On the Sun Dome (where USF drew an average home crowd of 2,586 this past season):
"I promise you this is gonna be one of the toughest places to play in the country before it's all said and done."

On developing relationships with local high school coaches such as Sickles' Renaldo Garcia (who recently led the Gryphons to the Class 8A state title):
"I've already talked to Coach (Garcia) and congratulated him; one of the first calls that I made. Just a tremendous, tremendous accomplishment. ... I think every team he played in the state tournament was held below their scoring average. So he won it on the defensive end of the court, which made me very, very excited."

On what happened at Georgia Tech (Gregory was dismissed after posting a 76-86 record in five seasons):
"I feel good because I went through and learned and was able to navigate through a three-year NCAA probation, through APR problems, through our conference realignment that wasn't one or two teams, it was four top-25 teams. I felt great about the culture that we built, the competitive resiliency that we built. ... Was I disappointed? Yeah. Because I thought that's exactly what we wanted to do, but I'm fully aware of the business side of things as well."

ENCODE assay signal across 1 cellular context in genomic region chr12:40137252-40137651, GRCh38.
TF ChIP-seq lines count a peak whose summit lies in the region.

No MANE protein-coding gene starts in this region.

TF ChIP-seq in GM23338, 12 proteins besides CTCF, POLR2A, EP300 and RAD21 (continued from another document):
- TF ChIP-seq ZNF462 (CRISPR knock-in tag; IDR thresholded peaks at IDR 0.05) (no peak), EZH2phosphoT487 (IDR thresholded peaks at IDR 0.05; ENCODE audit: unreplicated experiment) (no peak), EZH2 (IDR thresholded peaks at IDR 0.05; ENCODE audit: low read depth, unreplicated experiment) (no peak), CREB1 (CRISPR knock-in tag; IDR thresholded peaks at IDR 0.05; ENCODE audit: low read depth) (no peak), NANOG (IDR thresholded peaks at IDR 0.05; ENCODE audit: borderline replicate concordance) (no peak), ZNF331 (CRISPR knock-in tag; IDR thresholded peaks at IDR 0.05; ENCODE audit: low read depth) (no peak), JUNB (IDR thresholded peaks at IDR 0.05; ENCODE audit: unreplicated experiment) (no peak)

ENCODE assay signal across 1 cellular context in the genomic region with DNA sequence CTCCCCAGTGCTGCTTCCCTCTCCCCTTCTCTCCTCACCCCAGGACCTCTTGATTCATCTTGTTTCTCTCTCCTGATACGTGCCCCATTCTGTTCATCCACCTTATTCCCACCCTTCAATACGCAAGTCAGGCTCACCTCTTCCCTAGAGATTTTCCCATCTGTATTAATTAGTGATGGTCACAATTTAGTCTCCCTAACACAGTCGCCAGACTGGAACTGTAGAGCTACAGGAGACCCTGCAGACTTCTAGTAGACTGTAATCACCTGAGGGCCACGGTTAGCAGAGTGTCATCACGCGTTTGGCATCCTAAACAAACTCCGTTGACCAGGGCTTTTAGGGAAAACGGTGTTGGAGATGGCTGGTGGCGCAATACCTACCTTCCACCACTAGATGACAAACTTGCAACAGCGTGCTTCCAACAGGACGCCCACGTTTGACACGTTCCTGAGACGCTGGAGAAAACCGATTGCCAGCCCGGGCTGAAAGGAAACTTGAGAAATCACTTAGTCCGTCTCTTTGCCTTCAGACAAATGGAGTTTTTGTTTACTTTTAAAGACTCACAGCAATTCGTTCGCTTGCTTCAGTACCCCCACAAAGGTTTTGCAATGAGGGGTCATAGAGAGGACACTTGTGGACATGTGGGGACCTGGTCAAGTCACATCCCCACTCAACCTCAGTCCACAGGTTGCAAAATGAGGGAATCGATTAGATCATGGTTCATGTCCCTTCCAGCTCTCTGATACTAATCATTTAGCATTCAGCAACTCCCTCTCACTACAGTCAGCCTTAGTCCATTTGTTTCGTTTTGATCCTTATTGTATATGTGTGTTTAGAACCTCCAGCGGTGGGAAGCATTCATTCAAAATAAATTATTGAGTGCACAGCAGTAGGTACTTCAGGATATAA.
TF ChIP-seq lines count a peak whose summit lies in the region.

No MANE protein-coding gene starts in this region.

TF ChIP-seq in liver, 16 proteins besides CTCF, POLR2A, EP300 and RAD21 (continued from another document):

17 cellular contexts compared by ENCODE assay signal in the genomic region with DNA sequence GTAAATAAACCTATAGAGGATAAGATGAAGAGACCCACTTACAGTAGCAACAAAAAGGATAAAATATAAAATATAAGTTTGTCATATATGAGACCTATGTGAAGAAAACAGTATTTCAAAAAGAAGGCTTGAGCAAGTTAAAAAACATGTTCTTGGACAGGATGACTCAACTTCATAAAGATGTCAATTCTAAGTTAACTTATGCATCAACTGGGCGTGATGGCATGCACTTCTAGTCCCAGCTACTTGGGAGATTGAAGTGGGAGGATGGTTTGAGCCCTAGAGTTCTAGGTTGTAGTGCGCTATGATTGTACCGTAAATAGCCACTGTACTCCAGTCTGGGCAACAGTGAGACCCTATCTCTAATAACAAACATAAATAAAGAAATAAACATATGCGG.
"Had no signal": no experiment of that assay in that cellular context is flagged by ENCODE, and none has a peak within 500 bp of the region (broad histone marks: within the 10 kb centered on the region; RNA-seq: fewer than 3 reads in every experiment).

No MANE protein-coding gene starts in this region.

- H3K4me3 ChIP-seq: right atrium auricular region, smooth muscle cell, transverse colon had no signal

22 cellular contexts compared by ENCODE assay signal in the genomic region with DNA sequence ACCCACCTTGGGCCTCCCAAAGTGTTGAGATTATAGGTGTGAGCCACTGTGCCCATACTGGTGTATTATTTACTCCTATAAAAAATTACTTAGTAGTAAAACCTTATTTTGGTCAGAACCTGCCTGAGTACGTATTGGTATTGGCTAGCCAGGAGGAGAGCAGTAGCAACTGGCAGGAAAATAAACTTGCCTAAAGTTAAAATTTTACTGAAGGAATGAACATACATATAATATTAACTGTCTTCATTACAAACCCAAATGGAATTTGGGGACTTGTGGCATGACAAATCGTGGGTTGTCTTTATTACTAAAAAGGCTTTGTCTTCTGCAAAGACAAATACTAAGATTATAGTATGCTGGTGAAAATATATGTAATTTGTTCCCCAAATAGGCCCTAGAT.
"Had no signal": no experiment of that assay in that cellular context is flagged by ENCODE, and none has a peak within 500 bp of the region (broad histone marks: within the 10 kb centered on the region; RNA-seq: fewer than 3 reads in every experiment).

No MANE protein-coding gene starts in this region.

On the influence of Michigan State coach Tom Izzo in his life:
"There's nothing I do in this profession, and probably to be honest with you, nothing I do in my life that I don't make two calls: one to my dad and the other to Coach Izzo. ... (Izzo) thought this was a special opportunity. One of the things I think he talked about was just the positive belief that you have to have when you face a challenge like we face. He felt that the opportunity, the situation, the infrastructure...he was excited for me."

On the job Murry Bartow did as Bulls interim coach (an outside chance remains that Bartow will remain on staff in some capacity).
"I've known Murry Bartow now for 20 years. He did a tremendous job under difficult situations, and I could only feel for him as he was going through it."

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Why Dick Vitale likes USF basketball's Brian Gregory hire

Dick Vitale attributed Brian Gregory's struggles at Georgia Tech to the cut-throat competition in the ACC.

Getty Images

Dick Vitale attributed Brian Gregory's struggles at Georgia Tech to the cut-throat competition in the ACC.

USF will formally introduce Brian Gregory as its next men's basketball coach later today.